I normally stay away from subjects like Iraq. To put it bluntly, it wasn't my war. It wasn't fought for my benefit. And this article is not meant to justify the actions of previous American administrations in attacking that unfortunate country over the last 18 years.
But the sitting American president, Barack Hussein (the Blessed of Hussein) Obama, has decided to pull out American troops from that nation by 31 August 2010. According to David Eshel, writing of "The Inevitable Fate of a Post-America Iraq,"
During his whirlwind stopover in Baghdad, last Thursday, U.S. President Barack Obama has declared that Iraqis "must take responsibility for their country". He predicted the next 18 months would be trying, as American troops start to leave a country still facing security threats and political problems. "They (the Iraqis) have got to make political accommodations," Mr Obama said. "They're going to have to decide that they want to resolve their differences through constitutional means and legal means."
In short he said, "Boys, on 1 September 2010, you're on your own. Good luck and
good riddance G-d speed to you – we're outta here!" David Eshel's article is all about the consequences of what the United States has decided to do — cut and run.
A few highlights:
Any decent strategic analyst, looking into the Middle East future, must ask: "what if the other side won't cooperate?" What about al-Qaeda and its Salafi-Wahabi support, the Iranian Revolutionary Guards Corps, the Quds force, Hezbollah from Lebanon and the intelligence services of Tehran and Damascus, will they ignore this rare opportunity to act?
According to the article, Obama appears to believe that by that magical date of 31 August 2010, Iraq's own forces should be able to control their own country. But, at least as Eshel puts it, any experienced military professional will tell you that to train such a force from scratch in just 18 months is either totally shortsighted or based on sheer ignorance of existing facts in this unpredictable region. The article then proceeds to demolish the Obama strategy. But in the end, that is not my problem – that is your problem as Americans. I suggest you read this article over and cogitate a bit over it.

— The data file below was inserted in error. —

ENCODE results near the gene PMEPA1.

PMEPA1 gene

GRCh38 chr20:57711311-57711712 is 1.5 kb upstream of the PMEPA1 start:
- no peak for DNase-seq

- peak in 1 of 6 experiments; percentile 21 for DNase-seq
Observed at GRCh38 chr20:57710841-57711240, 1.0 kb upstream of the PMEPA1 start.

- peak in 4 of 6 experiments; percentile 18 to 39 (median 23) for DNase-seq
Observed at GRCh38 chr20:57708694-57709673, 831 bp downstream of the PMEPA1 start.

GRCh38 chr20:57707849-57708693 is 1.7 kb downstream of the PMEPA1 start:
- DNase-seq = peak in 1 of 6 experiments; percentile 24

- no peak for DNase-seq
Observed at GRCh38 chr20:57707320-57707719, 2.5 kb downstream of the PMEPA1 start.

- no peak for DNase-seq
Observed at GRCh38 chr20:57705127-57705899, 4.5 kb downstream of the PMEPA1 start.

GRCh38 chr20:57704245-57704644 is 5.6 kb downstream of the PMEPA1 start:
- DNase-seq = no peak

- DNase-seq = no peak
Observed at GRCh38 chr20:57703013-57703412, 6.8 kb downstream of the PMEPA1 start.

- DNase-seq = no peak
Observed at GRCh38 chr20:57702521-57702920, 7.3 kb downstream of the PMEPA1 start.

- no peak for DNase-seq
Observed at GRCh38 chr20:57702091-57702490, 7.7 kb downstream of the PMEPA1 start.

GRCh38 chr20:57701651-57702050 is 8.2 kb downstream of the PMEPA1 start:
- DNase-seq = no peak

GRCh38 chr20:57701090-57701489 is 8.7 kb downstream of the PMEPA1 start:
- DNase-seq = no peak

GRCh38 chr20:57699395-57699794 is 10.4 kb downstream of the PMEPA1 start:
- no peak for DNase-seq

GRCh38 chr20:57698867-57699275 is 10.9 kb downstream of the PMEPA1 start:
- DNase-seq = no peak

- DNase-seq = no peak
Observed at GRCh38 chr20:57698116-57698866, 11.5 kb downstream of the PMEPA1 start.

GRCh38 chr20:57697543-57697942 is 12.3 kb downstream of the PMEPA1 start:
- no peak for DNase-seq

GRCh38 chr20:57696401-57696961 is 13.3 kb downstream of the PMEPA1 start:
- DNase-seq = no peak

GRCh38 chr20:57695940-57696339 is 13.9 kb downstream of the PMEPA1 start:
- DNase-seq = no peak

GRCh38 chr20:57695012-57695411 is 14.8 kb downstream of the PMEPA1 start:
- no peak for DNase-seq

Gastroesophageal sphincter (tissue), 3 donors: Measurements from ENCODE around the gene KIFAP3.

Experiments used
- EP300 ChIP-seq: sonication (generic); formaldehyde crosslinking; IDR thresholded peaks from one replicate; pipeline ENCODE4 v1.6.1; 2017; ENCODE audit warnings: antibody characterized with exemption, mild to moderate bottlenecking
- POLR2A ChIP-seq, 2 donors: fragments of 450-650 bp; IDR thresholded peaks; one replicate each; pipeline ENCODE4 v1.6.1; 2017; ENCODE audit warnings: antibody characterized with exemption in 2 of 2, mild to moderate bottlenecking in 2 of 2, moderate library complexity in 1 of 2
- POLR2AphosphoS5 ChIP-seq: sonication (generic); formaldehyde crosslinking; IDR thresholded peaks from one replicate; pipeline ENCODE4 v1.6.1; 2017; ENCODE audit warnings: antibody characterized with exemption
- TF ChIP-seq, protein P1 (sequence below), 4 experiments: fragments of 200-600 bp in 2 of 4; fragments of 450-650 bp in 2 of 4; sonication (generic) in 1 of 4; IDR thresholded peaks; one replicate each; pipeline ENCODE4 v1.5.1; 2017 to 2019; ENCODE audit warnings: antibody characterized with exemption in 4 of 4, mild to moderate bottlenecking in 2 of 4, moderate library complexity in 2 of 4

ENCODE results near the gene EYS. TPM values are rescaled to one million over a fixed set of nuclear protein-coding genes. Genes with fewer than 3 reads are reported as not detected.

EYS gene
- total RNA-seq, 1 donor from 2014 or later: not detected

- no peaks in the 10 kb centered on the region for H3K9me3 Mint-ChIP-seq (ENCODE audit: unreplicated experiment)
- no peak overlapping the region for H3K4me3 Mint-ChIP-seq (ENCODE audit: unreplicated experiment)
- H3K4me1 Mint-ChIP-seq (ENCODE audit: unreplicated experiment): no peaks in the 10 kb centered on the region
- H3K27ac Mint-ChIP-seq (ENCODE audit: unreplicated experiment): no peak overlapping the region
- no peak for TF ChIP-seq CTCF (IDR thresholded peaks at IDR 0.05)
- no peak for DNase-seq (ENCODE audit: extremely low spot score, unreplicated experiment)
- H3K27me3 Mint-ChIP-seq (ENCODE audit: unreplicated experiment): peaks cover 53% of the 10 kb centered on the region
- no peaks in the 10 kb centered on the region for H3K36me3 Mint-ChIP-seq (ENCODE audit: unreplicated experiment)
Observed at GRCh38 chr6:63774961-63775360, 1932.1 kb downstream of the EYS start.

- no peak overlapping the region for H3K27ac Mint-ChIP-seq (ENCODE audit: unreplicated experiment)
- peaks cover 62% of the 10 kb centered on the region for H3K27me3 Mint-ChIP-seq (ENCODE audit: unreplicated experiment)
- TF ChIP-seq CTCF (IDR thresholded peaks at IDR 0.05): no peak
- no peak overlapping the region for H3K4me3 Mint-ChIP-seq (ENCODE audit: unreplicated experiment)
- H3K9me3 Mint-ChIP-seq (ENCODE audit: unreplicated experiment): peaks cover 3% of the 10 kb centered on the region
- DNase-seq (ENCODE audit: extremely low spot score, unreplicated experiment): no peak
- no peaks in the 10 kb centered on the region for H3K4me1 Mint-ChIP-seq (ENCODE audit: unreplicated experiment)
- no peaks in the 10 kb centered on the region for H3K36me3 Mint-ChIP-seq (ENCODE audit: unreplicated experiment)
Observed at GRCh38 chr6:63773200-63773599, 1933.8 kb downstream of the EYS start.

As an Israeli, my concern is what happens along the way, particularly when Iran decides to take over a hefty portion of Iraq at the expense of the Saudi thugdom. Persian empire building is nothing new, and if backed up by the possible threat of nuclear weapons, it can get rather nerve-wracking – especially if our own so-called "government" here decides not to attack Iran.
Of course, Americans will be concerned to have exit points from Iraq. It doesn't appear that way now, but it may well transpire that the safest exit route for American troops out of Iraq is west through the northern edge of the Arabian desert through Jordan (Eastern Mandate Palestine), and then through Israel.
For me, that's where all this gets very touchy. "Through Israel" means through Judea and Samaria, where I live. And it just happens that the Americans will be trying (as they have since 1970) to shove an Arab terror state down our throats, the second Arab state to be erected in land set aside in 1920 for a Jewish state.
So, while the war in Iraq really was not our concern (not too much, anyway), the exit of American troops from the region is.
What a convenience it would be if, just in time, 100,000 American troops show up, tasked with "helping" the Israeli government expel folks like me from our homes?
It's things like this that keep me interested in being able to shoot straight. I have this nasty feeling that if I do have to shoot a weapon, it won't be at Arabs or Israelis — it will be at Americans. If that is the case, I better damned well be able to shoot straight.Powered by Sidelines